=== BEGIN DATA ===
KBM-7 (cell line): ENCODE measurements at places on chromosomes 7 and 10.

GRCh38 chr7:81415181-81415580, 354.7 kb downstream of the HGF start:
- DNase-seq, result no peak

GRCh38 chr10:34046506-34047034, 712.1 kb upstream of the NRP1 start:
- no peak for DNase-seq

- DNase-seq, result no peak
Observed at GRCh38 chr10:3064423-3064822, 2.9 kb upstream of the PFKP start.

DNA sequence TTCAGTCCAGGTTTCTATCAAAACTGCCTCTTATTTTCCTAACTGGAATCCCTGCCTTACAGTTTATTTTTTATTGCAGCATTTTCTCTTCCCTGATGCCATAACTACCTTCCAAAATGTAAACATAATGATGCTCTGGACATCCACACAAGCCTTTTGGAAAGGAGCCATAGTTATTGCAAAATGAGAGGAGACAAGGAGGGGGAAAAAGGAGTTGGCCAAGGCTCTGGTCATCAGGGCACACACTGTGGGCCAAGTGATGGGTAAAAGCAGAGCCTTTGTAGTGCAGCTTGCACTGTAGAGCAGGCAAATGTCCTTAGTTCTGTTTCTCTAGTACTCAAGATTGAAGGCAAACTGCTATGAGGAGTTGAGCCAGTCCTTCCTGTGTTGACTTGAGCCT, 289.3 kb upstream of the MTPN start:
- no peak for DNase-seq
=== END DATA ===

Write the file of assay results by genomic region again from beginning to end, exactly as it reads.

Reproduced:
KBM-7 (cell line): ENCODE measurements at places on chromosomes 7 and 10.

GRCh38 chr7:81415181-81415580, 354.7 kb downstream of the HGF start:
- DNase-seq, result no peak

GRCh38 chr10:34046506-34047034, 712.1 kb upstream of the NRP1 start:
- no peak for DNase-seq

- DNase-seq, result no peak
Observed at GRCh38 chr10:3064423-3064822, 2.9 kb upstream of the PFKP start.

DNA sequence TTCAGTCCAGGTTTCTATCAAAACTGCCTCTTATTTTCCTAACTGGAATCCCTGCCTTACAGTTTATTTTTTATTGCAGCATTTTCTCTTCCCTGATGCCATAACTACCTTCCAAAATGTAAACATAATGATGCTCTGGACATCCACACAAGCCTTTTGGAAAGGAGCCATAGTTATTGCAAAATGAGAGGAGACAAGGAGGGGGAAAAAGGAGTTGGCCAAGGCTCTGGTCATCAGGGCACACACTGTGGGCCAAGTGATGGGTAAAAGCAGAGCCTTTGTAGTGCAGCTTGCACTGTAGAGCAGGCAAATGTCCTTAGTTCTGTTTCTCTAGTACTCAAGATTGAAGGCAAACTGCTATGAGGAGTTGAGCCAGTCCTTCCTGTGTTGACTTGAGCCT, 289.3 kb upstream of the MTPN start:
- no peak for DNase-seq